• Randy Marshall

    I’m new to this jet ski but owned a boat my whole life 54yrs. I got to ride my niebhors Honda jet ski non turbo 06 an his 13 seadoo the Honda was a lot smoother no vibration an quick response what are your views on a Honda turbo vs non turbo or another brand comparable thanks

    • My only problem with Honda’s is that they don’t make them anymore. Another issue is that there is a recall on some for venting issues so I would get that looked at before I ever buy one. Other than that, Honda had a great machine either turbo or not. I lean more toward Sea-Doo after Honda got out and I find Yamaha to be the worse for vibration. Kawasaki is quite nice on there bigger models and smooth too if you want something beyond Sea-Doo or Yamaha. I have a feeling the 2013 Sea-Doo was maybe a GTI or Spark? There GTX is a lot smoother and quieter, maybe look at that one instead.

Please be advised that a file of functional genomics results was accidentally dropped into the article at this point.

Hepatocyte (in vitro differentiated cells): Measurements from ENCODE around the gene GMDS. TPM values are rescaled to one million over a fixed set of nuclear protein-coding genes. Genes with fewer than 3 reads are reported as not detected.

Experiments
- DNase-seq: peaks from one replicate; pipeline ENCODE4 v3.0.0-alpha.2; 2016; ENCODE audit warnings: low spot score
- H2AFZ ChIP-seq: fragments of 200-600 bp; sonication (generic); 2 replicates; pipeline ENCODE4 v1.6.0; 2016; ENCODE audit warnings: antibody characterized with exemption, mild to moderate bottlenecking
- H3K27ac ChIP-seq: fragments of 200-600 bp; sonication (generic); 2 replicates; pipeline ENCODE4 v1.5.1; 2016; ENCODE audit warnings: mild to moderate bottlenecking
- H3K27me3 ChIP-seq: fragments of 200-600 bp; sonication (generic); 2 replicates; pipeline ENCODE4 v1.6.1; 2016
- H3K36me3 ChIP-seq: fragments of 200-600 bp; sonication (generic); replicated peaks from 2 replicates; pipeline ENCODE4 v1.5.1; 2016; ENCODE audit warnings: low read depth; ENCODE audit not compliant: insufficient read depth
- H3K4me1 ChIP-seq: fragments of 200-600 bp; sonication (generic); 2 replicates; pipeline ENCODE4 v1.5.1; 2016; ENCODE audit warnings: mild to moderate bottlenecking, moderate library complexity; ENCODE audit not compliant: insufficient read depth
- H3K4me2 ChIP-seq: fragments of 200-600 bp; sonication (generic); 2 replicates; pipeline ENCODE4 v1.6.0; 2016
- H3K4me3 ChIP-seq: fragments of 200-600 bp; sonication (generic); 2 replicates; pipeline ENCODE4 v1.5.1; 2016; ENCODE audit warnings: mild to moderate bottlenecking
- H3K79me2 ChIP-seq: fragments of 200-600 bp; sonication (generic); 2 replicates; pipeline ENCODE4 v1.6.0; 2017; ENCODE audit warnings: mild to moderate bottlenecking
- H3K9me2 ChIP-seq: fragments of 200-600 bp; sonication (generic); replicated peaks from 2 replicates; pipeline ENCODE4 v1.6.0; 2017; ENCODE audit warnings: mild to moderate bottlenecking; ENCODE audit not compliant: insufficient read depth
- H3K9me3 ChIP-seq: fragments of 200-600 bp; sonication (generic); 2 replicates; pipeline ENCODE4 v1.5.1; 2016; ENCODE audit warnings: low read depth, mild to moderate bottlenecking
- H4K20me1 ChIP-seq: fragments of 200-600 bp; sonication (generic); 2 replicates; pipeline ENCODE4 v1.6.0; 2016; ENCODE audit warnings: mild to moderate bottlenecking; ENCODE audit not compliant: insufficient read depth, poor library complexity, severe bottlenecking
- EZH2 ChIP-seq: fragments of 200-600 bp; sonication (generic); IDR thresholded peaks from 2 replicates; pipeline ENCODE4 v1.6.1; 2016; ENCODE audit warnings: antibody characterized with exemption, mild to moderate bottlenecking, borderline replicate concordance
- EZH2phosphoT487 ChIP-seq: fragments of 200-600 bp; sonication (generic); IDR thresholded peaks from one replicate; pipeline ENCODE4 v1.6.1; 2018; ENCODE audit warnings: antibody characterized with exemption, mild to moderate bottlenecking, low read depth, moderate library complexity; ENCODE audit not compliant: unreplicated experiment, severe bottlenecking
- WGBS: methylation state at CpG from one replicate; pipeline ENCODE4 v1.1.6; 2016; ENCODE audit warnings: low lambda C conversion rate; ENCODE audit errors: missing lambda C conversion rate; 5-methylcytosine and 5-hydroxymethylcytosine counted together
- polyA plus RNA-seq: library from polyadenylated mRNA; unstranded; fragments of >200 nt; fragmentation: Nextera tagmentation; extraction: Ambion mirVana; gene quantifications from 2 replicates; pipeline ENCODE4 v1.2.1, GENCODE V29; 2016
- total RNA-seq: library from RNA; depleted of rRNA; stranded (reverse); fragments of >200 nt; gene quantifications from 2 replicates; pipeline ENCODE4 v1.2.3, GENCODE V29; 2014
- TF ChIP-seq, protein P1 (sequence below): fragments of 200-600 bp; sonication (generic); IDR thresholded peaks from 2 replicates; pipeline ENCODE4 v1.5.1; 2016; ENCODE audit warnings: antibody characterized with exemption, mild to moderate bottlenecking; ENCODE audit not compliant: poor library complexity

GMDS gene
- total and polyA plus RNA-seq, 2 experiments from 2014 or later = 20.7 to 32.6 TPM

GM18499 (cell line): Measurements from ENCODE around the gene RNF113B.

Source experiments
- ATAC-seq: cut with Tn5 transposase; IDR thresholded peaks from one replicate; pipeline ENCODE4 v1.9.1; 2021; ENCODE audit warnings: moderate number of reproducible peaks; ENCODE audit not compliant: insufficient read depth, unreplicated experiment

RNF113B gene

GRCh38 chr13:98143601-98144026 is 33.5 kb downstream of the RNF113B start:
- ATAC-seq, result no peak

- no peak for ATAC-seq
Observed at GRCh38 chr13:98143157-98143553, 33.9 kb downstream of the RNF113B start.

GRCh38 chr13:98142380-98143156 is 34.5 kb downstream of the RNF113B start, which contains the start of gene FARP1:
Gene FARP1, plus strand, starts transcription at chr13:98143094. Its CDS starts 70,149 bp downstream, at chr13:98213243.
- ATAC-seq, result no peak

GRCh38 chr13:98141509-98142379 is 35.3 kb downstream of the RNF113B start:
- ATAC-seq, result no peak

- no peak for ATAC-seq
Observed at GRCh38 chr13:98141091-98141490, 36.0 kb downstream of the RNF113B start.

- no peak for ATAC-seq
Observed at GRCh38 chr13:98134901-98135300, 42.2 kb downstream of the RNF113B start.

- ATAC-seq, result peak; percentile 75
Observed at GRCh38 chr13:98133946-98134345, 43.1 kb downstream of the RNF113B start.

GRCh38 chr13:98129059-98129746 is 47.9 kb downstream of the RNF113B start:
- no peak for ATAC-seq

• Such great information, thank you! How many HP would you recommend for a 6’3″ man, 240 lbs for riding and also if we wanted to pull him on a tube behind the jet ski, would that be possible?

    • I’m not too far off from those measurements myself. I’ve been pulled by a 90HP Spark before, but 130HP or 155HP felt stronger and better.

  • Hi Steven, we were looking at a 1995 Tigershark Montego jet ski and I was wondering if you had any opinions or experience with them, if they are worth it or what to look for ?

    • I would not get a Tigershark at all. They don’t make them anymore and parts are hard to find for them. I would recommend getting any model 4-stroke or something made after 2007 from Sea-Doo, Yamaha, or Kawasaki.